NASA Seeking US Citizens for Social Isolation Study for Moon and Mars Missions
Astronauts experience various aspects of social isolation and confinement during their missions, NASA researchers are working to develop methods and technologies to mitigate and counteract potential related problems on future spaceflight missions.
The crew from the 4-month missionCredits: NASA and the Institute for Biomedical Problems
As many around the world are staying at home in response to the global coronavirus pandemic, NASA is preparing for its next spaceflight simulation study and is seeking healthy participants to live together with a small crew in isolation for eight months in Moscow, Russia. The analog mission is the next in a series that will help NASA learn about the physiological and psychological effects of isolation and confinement on humans in preparation for Artemis exploration missions to the Moon and future long-duration missions to Mars.
NASA is looking for highly motivated U.S. citizens who are 30-55 years old and are proficient in both Russian and English languages. Requirements are: M.S., PhD., M.D. or completion of military officer training. Participants with a Bachelor’s degree and other certain qualifications (e.g., relevant additional education, military, or professional experience) may be acceptable candidates as well.
The mission facility in Moscow, RussiaCredits: NASA and the Institute for Biomedical Problems
Participants will experience environmental aspects similar to those astronauts are expected to experience on future missions to Mars. A small international crew will live together in isolation for eight months conducting scientific research, using virtual reality and performing robotic operations among a number of other tasks during the lunar mission. The research will be conducted to study the effects of isolation and confinement as participants work to successfully complete their simulated space mission. Results from ground-based missions like this help NASA prepare for the real-life challenges of space exploration and provide important scientific data to solve some of these problems and to develop countermeasures.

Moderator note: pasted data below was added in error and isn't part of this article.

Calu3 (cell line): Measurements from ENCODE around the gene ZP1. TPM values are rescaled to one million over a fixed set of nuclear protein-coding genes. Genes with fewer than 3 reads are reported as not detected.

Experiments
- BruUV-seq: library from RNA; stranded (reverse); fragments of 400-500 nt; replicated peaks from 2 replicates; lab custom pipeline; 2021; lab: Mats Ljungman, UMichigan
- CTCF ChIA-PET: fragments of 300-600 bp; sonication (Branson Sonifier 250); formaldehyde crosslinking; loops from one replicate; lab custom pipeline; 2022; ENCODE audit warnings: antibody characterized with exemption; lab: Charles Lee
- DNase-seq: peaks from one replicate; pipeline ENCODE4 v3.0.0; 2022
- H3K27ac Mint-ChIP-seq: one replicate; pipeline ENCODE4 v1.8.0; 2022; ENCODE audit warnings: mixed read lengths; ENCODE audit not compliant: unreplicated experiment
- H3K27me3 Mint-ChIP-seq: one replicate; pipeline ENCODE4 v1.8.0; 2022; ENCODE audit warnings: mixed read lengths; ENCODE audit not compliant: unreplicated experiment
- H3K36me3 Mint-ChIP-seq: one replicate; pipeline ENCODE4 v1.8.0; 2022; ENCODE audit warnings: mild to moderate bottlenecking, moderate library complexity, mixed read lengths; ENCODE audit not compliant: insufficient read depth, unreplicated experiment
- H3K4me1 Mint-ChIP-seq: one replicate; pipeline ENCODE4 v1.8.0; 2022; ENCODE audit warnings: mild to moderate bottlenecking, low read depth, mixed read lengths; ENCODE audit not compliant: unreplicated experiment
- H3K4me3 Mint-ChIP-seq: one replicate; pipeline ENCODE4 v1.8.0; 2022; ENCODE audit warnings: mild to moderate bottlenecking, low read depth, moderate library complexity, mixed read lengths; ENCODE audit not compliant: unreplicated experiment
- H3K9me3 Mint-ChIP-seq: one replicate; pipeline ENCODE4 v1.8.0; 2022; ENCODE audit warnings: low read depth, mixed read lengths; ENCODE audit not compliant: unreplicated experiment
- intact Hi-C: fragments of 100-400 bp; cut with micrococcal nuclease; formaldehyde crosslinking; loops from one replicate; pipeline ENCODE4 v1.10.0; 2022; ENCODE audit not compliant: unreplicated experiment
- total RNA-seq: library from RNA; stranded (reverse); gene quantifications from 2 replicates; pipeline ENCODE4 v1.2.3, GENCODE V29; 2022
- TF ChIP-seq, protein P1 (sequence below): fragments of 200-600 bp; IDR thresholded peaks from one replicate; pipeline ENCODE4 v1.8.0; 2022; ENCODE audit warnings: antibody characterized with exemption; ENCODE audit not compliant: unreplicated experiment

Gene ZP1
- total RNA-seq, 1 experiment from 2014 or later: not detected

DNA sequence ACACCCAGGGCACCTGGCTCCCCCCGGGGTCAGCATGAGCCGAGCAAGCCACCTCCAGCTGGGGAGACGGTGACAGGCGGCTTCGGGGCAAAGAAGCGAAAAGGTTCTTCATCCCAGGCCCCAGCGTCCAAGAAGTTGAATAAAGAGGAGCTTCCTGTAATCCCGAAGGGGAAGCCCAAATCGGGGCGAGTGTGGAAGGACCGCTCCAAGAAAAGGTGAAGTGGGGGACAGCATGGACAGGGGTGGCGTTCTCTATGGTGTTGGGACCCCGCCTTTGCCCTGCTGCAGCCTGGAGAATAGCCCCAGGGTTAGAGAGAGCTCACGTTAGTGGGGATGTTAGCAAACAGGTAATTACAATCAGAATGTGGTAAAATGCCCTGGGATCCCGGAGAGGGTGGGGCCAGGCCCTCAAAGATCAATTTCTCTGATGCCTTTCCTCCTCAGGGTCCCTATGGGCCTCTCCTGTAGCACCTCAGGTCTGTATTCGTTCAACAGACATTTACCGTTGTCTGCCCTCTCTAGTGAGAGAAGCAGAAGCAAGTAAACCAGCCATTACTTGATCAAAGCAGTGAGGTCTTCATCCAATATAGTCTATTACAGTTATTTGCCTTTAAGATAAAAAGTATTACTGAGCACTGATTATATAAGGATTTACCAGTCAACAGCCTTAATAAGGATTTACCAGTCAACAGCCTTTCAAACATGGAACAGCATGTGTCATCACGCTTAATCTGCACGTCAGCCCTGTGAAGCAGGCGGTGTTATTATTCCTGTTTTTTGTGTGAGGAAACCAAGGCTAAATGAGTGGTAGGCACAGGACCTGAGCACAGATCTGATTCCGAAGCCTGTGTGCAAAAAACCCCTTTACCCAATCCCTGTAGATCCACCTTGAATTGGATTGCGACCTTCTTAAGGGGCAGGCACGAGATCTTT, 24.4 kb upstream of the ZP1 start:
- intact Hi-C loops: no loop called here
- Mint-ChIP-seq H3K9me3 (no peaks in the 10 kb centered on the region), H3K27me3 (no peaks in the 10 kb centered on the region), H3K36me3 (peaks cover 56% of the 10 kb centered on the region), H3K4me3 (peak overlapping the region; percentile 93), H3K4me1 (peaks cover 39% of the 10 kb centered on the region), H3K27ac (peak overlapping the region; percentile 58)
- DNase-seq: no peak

The upcoming study builds on a previous four-month study conducted in 2019.
Crewmember conducting robotic operationsCredits: NASA and the Institute for Biomedical Problems
Compensation is available for participating in the mission. There are different levels of compensation depending upon whether or not you are associated with NASA or if you are a NASA employee or contractor.
If you seek a unique adventure and have a strong desire to contribute to space exploration, visit us at https://www.nasa.gov/analogs/want-to-participate to learn how to participate.
NASA always works closely with its international partners to ensure the health and welfare of crew members and will continue to proactively monitor the coronavirus pandemic for any potential effects on the mission. Just as crews heading to the International Space Station must stay in quarantine for two weeks prior to their launch to ensure they aren’t sick or incubating an illness, a comprehensive process called “health stabilization,” the crew of the Scientific International Research in a Unique terrestrial Station (SIRIUS)-20 study also will begin their mission with a quarantine.
NASA’s Human Research Program, or HRP, is dedicated to discovering the best methods and technologies to support safe, productive human space travel. HRP enables space exploration by reducing the risks to astronaut health and performance using ground research facilities, the International Space Station and analog environments. This leads to the development and delivery of an exploration biomedical program focused on: informing human health, performance, and habitability standards; developing countermeasures and risk-mitigation solutions; and advancing habitability and medical-support technologies. HRP supports innovative, scientific human research by funding more than 300 research grants to respected universities, hospitals and NASA centers to over 200 researchers in more than 30 states.